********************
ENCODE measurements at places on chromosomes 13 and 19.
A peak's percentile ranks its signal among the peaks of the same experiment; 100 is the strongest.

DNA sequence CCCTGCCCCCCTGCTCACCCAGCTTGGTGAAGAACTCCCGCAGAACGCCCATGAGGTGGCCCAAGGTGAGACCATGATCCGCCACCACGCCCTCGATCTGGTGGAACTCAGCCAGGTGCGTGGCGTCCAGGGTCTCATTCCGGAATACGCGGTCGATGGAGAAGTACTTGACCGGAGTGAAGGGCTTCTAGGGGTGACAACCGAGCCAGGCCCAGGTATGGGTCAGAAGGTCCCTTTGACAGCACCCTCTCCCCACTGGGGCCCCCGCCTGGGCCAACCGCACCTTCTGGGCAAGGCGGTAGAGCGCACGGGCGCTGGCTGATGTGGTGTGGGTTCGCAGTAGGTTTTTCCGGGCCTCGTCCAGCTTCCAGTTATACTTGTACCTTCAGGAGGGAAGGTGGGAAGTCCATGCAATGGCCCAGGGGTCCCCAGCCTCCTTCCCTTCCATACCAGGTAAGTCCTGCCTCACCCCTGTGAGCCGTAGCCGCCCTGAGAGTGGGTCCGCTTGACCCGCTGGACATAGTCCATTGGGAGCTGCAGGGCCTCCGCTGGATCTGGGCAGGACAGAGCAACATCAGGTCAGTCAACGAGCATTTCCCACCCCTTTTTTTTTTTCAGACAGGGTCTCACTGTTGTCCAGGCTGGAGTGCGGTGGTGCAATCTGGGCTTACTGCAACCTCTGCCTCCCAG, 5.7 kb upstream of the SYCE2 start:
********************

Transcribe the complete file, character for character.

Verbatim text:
ENCODE measurements at places on chromosomes 13 and 19.
A peak's percentile ranks its signal among the peaks of the same experiment; 100 is the strongest.

DNA sequence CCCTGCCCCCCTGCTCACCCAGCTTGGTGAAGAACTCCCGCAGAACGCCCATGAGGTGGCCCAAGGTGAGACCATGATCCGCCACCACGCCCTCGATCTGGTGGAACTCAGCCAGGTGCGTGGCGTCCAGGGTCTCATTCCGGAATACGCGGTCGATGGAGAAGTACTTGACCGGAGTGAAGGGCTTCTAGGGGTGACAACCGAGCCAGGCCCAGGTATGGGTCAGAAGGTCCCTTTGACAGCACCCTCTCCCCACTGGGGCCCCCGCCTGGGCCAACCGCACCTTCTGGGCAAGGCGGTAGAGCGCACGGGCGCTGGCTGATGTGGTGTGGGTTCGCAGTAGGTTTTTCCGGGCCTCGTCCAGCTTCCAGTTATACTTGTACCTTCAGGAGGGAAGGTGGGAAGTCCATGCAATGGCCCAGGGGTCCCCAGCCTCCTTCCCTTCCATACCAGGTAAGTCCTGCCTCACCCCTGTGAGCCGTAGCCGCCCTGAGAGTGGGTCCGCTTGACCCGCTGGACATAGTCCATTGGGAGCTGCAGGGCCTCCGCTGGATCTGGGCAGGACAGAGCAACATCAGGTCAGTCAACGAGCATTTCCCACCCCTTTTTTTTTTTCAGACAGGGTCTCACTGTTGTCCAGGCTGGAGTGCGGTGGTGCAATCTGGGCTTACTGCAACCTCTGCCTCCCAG, 5.7 kb upstream of the SYCE2 start: